Relevant Reports

First- and second-generation antipsychotics for children and young adults. Comparative Effectiveness Review No. 39. by JC Seida et al.

Surveys the entire research literature. The most important findings concern the research that does not exist!

NO studies of long-term effects, such as school completion, employment, early pregnancy, incarceration, or quality of life outcomes for medicated foster children.

NO studies to support that antipsychotic medications improve lives for children or adults.

NO studies on the efficacy of antipsychotic drugs as treatments for “conduct disorder” or “oppositional-defiant disorder” (“ODD”), although these diagnoses account for a large portion of all prescriptions for children.

GAO Foster Children Report
Details the high rates of psychtropic drug prescription among foster children in five states:
* “Thousands of foster and nonfoster children were prescribed doses exceeding maximum levels based on FDA-approved drug labels, which increases the potential for adverse side effects, and does not increase the efficacy of the drugs. Many of the drugs prescribed have not been approved for children by the FDA.”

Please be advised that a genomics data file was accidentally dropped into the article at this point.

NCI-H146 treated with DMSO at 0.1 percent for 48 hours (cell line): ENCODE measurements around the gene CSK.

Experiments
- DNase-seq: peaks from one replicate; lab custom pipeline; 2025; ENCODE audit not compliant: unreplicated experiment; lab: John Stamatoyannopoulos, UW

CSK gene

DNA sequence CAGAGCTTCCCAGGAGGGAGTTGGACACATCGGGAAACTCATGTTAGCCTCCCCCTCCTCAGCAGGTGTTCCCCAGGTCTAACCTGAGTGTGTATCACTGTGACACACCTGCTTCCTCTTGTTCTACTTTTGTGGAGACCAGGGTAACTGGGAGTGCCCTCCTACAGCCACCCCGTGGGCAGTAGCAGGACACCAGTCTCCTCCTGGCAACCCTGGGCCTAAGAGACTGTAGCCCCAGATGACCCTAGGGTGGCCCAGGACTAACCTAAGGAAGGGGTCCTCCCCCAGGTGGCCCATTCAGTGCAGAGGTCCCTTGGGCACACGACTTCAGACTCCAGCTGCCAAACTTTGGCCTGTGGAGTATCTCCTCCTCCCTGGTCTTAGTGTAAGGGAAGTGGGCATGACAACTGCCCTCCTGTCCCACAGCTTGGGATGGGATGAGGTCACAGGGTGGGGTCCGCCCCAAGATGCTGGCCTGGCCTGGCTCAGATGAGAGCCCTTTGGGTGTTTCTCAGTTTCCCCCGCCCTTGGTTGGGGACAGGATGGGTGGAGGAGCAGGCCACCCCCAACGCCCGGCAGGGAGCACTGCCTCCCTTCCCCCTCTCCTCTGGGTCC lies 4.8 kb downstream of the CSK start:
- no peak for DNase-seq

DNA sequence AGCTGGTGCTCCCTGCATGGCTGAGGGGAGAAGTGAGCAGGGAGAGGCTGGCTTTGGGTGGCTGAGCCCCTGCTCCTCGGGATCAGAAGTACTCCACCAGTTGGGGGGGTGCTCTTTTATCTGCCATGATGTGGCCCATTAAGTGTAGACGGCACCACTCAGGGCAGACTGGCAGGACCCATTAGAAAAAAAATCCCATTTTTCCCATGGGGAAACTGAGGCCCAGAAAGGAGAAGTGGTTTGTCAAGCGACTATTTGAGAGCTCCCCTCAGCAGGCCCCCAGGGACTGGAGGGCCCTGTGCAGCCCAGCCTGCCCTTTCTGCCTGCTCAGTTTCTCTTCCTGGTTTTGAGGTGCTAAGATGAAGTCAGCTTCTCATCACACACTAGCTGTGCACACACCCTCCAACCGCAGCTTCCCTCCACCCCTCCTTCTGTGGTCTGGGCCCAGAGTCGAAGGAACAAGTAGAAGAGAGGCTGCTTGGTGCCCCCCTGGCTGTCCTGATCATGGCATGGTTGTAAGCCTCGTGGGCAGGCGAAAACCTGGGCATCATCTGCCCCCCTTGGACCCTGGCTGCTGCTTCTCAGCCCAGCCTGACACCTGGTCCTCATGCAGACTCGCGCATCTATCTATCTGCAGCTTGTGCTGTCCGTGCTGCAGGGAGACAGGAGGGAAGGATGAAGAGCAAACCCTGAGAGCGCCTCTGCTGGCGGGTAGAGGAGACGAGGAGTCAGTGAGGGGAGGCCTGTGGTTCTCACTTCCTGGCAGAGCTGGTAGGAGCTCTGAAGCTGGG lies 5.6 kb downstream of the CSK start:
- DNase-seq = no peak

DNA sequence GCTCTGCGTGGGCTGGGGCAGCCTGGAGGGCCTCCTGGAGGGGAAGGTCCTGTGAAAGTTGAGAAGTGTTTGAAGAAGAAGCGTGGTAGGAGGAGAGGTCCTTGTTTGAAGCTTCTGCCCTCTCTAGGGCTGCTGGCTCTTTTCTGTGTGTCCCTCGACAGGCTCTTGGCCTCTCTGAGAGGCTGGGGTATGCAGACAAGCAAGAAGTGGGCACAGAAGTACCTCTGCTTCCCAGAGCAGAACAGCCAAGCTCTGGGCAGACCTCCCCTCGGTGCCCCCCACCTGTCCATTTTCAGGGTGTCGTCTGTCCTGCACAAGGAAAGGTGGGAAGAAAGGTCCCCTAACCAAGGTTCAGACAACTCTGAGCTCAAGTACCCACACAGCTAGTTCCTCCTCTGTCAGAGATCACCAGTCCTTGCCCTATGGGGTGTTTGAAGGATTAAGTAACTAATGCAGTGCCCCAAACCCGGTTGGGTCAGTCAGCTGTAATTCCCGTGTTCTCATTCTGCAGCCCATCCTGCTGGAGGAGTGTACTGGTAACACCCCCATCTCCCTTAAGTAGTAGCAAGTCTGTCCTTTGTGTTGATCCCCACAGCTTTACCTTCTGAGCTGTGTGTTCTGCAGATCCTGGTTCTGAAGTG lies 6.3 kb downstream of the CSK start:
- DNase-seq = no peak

* “Foster children were prescribed psychotropic drugs at higher rates than were nonfoster children in Medicaid.”
* “Foster children who change placements often do not have a consistent caretaker to plan treatment, offer consent, and provide oversight, which leads to gaps in care and nonadherence [not taking as prescribed].”
* 7.7% of foster children prescribed a psychotropic drug had three or more gaps in drug claims, likely representing episodes of abrupt withdrawal.
* “Nonadherence to drug regimens can pose significant risks to a patient, such as reduced efficacy from undertreatment, rebound of symptoms, and withdrawal symptoms.” Symptoms cited in the report include seizures, psychosis, weight gain, suicidal thoughts, nightmares, sleepiness, diabetes, dizziness, headaches, fatigue, decreased appetite, blurred vision, agitation, sexual dysfunction, high cholesterol, hallucinations, polycystic ovarian syndrome, kidney, thyroid, liver and pancreas damage, loss of coordination, and nausea.
* “Psychotropic drugs can have serious side effects in adults including irreversible movement disorders, seizures, and an increased risk for diabetes over the long term. Further, additional risks these drugs pose specifically to children are not well understood.”
* Many youth are prescribed more than one psychotropic drug. There is much anecdotal evidence that polypharmacy is risky, but there has been almost no research on the issue.

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